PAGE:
Date: 07 Nov 08 - 12:18 PM

.....not really, just suspend your fear and react like you would to anyone else who is in an emotional/distressed state.

Paul


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Subject: RE: mentally ill club regulars
From: Musket
Date: 07 Nov 08 - 12:20 PM

Years ago, I was involved with a mental health charity and a lady was on a local committee I attended and used to tell us the sad plight of her son. She said she would like some of us to meet him socially if she could get him to leave his flat for an hour or two, as it would do him good.

One of those weird moments... He turned out to be somebody who came regularly to our folk club with his guitar, write wild and wonderful abstract songs and although his delivery was err.. different, "I must be the only person using plectrums on a classical guitar" we didn't know about his health issues, as we seemed to always get him on a good day.

His mother didn't even know he came out, assumed he spent every night at home watching the box.


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Subject: RE: mentally ill club regulars
From: Manitas_at_home
Date: 07 Nov 08 - 12:23 PM

Are you sure...?


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Subject: RE: mentally ill club regulars
From: Maryrrf
Date: 07 Nov 08 - 12:26 PM

In response to Banjiman - I think it depends entirely on the extent of the mental illness involved. There are some conditions that certainly would be difficult for a person with no idea what was going on to deal with. What about extreme paranoia, etc.


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Subject: RE: mentally ill club regulars
From: Banjiman
Date: 07 Nov 08 - 12:26 PM

.....well I guess it depends how you would react to anyone else in an emotional or distressed state?

You have another suggestion?


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Subject: RE: mentally ill club regulars
From: The Borchester Echo
Date: 07 Nov 08 - 12:30 PM

On the contrary, silasperson, I could list the "f*lk clubs" which are problem-free and excellent. Wouldn't take long. But I might miss one, and to avoid doing so, I won't. I know very well of what I speak, having been at most venues in the land at one time or another, wearing one hat or the other. However, since I haven't the faintest idea who YOU are, you might remember to address me as Ms Easby. I'm highly intolerant of assumptions of familiarity.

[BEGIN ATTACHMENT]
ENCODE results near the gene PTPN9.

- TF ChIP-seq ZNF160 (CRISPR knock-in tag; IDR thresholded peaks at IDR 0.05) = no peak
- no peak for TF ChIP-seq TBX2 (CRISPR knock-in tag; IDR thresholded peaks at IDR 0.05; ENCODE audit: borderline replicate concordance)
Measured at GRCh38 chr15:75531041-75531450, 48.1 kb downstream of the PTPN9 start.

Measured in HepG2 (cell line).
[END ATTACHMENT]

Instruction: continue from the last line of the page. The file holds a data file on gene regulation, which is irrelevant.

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Subject: RE: mentally ill club regulars
From: Scooby Doo
Date: 07 Nov 08 - 12:32 PM

What are you in earth scared off?.


Scooby


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Subject: RE: mentally ill club regulars
From: Mark Dowding
Date: 07 Nov 08 - 12:34 PM

"I do not know why your even talking about mental illness on this group especially above the line. Scooby"

Because people with whatever condition they have, have a right to be able to attend a folk club. Putting the thread above the line recognises that fact and doesn't hide it away like some people would like to hide mentally ill people away.


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Subject: RE: mentally ill club regulars
From: VirginiaTam
Date: 07 Nov 08 - 12:48 PM

With my mental health social worker hat on, can I say that Ms Oglesby may have been talking in jest, but there's a hell of a lot of truth in that...

Spleen Cringe... You ain't just whistlin dixie. After my 23 year old daughter passed away (suddenly from illness) 3 and a bit years ago, I was a basketcase. If not for a desire to sing and honour the memory of singing with her (she was an awesome performer) and finding an environement to do it (the folk scene), I would be a drain on the NHS and society. Up until a year and a bit ago, I was stil seriously depressed, self-harming and though not actively suicidal I did not care to live. Folk music is keeping me functioning, actually giving me joy and keeping me off a CMHT caseload.

I hope that the folk friends I am making will help me and support me when memory loss and (hopefully) cantankerous personality surface. I hope I am able to support others in kind now and in future.


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Subject: RE: mentally ill club regulars
From: The Villan
Date: 07 Nov 08 - 12:50 PM

I agree with Maryrrf

Autism is a typical example. I am sure there are many talented people out there who are on the autistic spectrum. If you know nothing about Autism, you will probably not know how to deal with such a person who is upset or doesn't seem to look at things in the same way as you and who lacks social skills.

I have seen my autistic daughter on stage with her chior in front of 100 audience. She loved it and smiled (that is unusual for her). Ask her to go and ask for something from another person and she freaks out. If you don't why she can't ask somebody for something, then you will not be able to help her and can in actual fact make the problem worse.


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Subject: RE: mentally ill club regulars
From: The Borchester Echo
Date: 07 Nov 08 - 12:52 PM

This is clearly an example of the screwed up loner types that I encountered all too often while:

(a) doing the "clubs" myself long, long ago
(b) driving others better qualified to play them
(c) compiling the "f*lk" directory
(d) visiting to tout for gig for others
(e) just going from time to time because I'm a masochist.